Macau’s casino operators were just reminded, dramatically, that China is still a Marxist country.
First, the People’s Republic of China (“PRC”) became the only major nation to seek the complete eradication of Covid. The PRC has the will and power to do whatever it thinks it will take: quarantining entire cities, closing borders, and getting Macau, a not very independent Special Administrative Region, to order all casinos shuttered.
Then Macau announced that it was not only changing the rules, it was changing the game. You might have a very successful baseball club, but the government just declared you must play cricket.
On June 23, 2022, the Amendment to the Gaming Law, 7/2022, became law. The influence of the PRC was not hidden.
Rather startling for a casino law, the new first policy goal listed is the safeguard of national security and the security of the Macau SAR. Legal gambling has never before been singled out as a threat to national security. But “national security” gives the government unlimited power. So, if Macau’s Chief Executive decides to terminate a casino concession, he is no longer bound by the criminal laws.
What constitutes national security? The definition has been stretched to include economic, technological, cyber, and financial security, especially money flowing out of the Chinese Mainland. The PRC has always hated the massive amounts of cash, estimated at US$150 billion a year, much of it escaping through Macau. There is actually another new policy goal requiring casinos to prevent illegal cross-border flow of capital.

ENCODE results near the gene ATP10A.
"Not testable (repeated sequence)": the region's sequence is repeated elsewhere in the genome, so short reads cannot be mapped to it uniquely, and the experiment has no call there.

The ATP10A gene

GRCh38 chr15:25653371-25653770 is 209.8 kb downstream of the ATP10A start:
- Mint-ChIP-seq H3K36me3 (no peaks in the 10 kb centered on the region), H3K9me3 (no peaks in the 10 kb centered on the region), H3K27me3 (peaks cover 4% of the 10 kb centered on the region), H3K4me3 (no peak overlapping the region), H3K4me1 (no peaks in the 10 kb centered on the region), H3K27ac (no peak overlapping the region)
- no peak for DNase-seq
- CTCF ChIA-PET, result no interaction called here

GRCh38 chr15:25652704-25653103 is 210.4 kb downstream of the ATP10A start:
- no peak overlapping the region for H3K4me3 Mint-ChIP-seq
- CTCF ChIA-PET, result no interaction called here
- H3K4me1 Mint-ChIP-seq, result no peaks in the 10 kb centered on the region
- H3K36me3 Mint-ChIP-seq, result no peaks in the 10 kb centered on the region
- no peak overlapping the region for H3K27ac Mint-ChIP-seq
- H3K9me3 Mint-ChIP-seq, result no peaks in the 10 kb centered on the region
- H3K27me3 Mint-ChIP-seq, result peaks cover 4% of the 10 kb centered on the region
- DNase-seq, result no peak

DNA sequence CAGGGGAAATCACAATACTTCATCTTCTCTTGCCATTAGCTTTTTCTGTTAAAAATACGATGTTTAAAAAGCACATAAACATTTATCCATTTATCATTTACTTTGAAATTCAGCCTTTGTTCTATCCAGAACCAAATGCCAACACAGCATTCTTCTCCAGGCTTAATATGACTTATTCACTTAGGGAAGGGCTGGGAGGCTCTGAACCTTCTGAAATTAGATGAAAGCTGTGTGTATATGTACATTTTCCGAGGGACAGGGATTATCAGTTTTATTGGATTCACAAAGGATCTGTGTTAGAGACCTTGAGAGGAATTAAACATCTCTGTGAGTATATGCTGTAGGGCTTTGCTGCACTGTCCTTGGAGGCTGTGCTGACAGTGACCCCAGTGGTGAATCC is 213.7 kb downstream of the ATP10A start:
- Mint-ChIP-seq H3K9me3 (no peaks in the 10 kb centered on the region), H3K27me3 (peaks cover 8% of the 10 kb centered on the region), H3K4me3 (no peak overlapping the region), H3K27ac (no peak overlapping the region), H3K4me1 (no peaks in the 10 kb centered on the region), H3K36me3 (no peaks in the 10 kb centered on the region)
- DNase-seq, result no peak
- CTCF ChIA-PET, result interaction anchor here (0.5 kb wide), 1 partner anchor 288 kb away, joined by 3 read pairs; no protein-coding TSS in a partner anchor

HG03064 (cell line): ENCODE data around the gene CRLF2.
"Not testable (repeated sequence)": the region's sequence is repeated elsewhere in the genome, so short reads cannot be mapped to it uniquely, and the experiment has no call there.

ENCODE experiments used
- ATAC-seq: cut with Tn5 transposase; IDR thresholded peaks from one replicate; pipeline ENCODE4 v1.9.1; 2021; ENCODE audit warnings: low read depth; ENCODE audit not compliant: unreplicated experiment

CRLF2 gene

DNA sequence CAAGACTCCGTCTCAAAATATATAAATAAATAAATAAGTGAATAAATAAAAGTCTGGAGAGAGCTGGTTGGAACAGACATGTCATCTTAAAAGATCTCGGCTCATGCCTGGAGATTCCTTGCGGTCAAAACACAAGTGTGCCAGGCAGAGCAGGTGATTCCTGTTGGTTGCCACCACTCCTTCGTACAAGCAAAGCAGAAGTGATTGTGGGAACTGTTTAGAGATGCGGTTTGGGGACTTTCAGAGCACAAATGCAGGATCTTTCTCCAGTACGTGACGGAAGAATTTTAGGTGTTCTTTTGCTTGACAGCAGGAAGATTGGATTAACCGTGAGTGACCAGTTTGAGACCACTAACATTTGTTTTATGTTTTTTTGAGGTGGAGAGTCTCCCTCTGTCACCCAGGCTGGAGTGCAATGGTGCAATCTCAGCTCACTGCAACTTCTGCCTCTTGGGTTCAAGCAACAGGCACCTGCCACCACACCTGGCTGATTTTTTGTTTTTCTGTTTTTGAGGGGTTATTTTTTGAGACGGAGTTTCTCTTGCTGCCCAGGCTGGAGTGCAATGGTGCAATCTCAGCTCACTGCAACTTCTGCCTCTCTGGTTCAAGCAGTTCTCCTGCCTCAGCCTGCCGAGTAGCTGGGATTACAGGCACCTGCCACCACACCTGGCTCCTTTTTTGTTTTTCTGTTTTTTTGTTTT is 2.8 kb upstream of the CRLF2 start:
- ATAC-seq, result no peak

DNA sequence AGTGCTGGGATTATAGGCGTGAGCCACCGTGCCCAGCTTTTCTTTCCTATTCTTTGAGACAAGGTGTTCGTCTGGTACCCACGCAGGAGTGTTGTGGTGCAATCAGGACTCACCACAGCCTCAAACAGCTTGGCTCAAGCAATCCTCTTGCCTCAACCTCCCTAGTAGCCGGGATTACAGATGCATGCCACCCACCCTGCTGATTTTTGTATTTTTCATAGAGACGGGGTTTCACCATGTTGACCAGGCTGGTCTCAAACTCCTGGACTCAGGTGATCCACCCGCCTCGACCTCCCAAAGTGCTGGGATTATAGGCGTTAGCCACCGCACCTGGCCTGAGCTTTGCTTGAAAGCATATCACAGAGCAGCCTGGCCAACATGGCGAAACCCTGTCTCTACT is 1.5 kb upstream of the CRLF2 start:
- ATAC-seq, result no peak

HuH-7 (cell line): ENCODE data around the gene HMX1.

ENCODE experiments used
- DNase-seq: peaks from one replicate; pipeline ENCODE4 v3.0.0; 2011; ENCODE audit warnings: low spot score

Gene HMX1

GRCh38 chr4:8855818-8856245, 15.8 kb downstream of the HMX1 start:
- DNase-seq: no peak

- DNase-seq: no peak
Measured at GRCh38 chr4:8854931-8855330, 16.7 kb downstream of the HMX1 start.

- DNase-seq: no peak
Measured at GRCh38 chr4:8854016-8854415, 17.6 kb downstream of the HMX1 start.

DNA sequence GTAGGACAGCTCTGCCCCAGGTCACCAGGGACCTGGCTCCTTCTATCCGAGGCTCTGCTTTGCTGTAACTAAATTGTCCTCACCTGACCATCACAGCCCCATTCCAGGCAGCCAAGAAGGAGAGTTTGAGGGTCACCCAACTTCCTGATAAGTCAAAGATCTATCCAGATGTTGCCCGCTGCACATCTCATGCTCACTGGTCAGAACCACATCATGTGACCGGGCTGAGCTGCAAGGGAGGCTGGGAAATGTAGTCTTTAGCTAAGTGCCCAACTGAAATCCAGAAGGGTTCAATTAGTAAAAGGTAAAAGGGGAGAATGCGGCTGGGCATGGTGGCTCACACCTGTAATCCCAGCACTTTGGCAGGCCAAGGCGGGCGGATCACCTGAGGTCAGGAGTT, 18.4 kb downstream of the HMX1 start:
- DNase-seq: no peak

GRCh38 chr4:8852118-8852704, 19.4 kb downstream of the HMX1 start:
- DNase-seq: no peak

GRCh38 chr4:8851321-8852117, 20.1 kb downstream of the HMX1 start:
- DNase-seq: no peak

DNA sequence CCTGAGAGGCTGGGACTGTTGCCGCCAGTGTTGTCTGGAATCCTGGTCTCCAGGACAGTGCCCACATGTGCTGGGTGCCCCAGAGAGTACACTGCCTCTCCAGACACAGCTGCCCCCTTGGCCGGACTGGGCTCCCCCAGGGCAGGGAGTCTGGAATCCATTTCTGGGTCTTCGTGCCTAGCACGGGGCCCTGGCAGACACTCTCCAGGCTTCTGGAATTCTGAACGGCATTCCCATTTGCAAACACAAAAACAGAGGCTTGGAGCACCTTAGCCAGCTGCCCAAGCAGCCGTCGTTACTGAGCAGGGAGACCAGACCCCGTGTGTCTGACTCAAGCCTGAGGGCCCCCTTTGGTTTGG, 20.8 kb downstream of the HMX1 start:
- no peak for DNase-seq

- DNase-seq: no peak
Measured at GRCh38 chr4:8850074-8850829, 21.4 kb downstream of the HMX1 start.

It is difficult to see how the current VIP suites can continue. Junkets are being stifled. Even promoting overseas gambling is now a crime on the Mainland.
Punishing high-rollers is exactly the goal. The Marxists who run the PRC believe that all social problems arise from conflicts between classes. The rich are to be shunned, not admired.
Marxists also believe in social engineering. The Communist Party of China, the sole ruling party of the PRC, has never been comfortable with legal gambling. So, they have decided they will use carrots and sticks to reshape the world’s largest casino market.
Even the underlying purpose of legal gaming has been changed. No longer are casinos seen as developing tourism and providing jobs. Now the policy is to use gaming to promote economic diversification. In fact, the new law is expressly designed to restrict the size of Macau’s casino industry.
The sticks include expressly empowering Macau’s Chief Executive and Secretary of Economy and Finance to decide how many tables and slot machines each casino can have. Casinos can now partner with only one junket operator and cannot share gaming revenue. Satellite casinos, also called legacy casinos, are being phased out, and also will no longer be allowed to share in gaming revenue.
The effective casino tax rate, including mandatory contributions for social benefit causes, has been raised, naturally, from 39% to 40%. But the new law contains some carrots: Casinos can reduce or even avoid mandatory contributions of up to 5% if they expand their patron base beyond China, Hong Kong, and Taiwan.
Perhaps the greatest danger to the free market casinos of Macau is the government’s meddling in their day-to-day operation. Not only will bureaucrats dictate how many baccarat tables will be on a floor, but they also think they can determine how much those tables should win.
Casinos must pay the government the difference if their slot machines and tables fail to win a minimum annual amount set by Macau’s Chief Executive.
The process for winning one of six Macau casino concessions is about to begin. None of the present operators are walking away. Of course, if you already spent billions of dollars building a giant casino, you don’t have much choice.
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